“I had a dream, a wonderful dream"
From the moment Imelda Staunton shook the very foundations of the Chichester Festival Theatre
as Mama Rose, it was pretty much a given that a West End transfer of this Jule Styne/Stephen Sondheim show would be on the cards and that this incredible performance would be immortalised in an official cast recording. And it shouldn’t be taken for granted that Staunton is wowing audiences nightly at the Savoy
and that we have been blessed with an album, for this is the kind of musical theatre perfection that surely only comes along once in a lifetime.
Much of the attention rightly falls on Staunton’s astonishingly nuanced portrayal of the ultimate stage mom but it would be a mistake to label this a one-woman show, Jonathan Kent’s production is far too good for that. She is supported by an extremely skilful performance from Lara Pulver as Gypsy Rose Lee, tracing this overlooked sister’s journey to unexpected stardom and listening to the growing confidence ‘Let Me Entertain You (Gypsy Strip)', her shyness is cast off vocally as well as physically, like a chrysalis revealing the shimmering showgirl beneath.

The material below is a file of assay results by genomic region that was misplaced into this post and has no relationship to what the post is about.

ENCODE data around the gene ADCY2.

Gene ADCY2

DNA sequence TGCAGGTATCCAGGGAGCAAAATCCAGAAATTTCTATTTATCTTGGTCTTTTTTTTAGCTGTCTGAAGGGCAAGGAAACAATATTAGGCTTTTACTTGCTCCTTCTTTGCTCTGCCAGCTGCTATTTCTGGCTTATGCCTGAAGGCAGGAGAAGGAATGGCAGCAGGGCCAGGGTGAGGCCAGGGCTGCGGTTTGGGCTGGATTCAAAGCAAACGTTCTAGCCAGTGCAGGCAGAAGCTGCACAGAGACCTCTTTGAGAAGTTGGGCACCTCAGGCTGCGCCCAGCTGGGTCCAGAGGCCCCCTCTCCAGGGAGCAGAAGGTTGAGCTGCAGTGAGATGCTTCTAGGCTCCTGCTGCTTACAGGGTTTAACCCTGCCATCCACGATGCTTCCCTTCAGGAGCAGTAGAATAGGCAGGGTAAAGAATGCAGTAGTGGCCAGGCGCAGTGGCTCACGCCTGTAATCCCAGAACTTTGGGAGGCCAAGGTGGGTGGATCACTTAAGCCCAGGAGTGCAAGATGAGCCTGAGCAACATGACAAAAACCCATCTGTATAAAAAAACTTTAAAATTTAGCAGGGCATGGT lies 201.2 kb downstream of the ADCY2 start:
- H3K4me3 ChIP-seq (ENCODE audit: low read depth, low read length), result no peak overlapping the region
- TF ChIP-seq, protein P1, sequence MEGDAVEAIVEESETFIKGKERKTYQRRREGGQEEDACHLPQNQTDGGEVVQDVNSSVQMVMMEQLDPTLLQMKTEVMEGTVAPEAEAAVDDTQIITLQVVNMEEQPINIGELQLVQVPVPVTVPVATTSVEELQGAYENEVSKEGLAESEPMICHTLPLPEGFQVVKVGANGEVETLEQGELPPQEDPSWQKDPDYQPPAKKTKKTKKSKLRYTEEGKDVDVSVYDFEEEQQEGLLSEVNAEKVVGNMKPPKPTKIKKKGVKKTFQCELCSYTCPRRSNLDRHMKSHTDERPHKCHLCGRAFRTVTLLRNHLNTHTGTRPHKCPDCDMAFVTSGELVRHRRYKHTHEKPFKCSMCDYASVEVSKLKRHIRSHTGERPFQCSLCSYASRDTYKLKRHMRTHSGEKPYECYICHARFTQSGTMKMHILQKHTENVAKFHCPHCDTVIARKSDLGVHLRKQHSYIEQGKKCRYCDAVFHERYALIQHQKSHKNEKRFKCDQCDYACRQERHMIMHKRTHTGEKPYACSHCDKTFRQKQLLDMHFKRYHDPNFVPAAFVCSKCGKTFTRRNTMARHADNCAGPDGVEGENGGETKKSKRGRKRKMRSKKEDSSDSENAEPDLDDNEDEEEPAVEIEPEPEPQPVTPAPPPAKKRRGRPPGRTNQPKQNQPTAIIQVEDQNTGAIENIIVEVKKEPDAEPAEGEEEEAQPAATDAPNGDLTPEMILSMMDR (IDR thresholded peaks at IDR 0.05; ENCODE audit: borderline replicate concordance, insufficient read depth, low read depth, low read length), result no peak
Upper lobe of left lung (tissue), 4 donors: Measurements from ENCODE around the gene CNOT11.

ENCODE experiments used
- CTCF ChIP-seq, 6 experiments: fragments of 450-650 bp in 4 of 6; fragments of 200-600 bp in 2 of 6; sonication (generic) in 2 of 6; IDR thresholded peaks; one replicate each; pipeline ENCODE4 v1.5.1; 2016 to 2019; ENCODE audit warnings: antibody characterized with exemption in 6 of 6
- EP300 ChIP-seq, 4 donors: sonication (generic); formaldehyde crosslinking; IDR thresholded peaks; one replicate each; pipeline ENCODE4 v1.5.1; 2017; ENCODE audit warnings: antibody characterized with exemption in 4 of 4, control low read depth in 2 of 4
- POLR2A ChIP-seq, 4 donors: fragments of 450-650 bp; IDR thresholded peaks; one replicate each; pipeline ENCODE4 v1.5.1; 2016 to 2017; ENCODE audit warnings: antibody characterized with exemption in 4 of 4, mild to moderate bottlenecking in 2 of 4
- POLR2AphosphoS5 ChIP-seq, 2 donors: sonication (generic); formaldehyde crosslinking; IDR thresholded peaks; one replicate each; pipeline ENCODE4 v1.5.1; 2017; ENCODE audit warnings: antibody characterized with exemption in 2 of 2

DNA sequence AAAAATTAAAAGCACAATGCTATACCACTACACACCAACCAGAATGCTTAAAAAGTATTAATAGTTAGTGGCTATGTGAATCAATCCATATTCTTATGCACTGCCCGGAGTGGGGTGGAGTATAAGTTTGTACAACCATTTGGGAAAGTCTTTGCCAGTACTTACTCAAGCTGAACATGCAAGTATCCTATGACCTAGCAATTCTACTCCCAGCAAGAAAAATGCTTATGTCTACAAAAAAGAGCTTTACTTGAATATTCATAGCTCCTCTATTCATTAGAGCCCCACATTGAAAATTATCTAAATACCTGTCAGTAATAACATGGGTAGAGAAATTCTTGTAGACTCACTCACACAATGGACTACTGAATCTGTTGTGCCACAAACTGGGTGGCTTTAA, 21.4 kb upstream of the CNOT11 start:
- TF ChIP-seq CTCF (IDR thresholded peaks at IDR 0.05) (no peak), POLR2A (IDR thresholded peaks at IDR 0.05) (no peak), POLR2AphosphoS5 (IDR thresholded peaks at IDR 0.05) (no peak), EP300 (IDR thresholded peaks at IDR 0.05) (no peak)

There’s Peter Davison’s Herbie too, a daffy delight with Rose and Louise in ‘Together Wherever We Go’, Gemma Sutton’s Baby June is a vibrant presence whether as the infantilised ingénue or the independent instigator of rebellion as she seeks to break free, and lsla Huggins-Barr deserves special mention as her younger incarnation, a bright future beckons for this talented young star. Nicholas Skilbeck’s brassy and bright orchestrations are a joy to listen to in themselves, respectful but refreshed, that famous overture still a breath-taking introduction to this classic score.
And Staunton rises to the challenge of this iconic role with startling acuity, a psychological case study wrapped up in a barnstorming musical theatre turn, a combination which is devastatingly effective. From the early determination of ‘Some People’ to the fierce stridency of ‘Everything’s Coming Up Roses’, this Mama Rose seems indefatigable in the pursuit of her showbiz dreams but as we see in the climactic ‘Rose’s Turn’, her crumbling sanity is increasingly close to the edge. How she delivers this 8 times a week is just extraordinary but it’s probably for the best for her nervous constitution that we can now turn to this record to hear it again and again. Hugely recommended.
Labels: Anita Louise Combe, Billy Hartman, Dan Burton, Danielle Morris, Gemma Sutton, Harry Dickman, Imelda Staunton, Jack Chissick, Julie Legrand, Lara Pulver, Louise Gold, Lucinda Shaw, Music, Peter Davison, Sondheim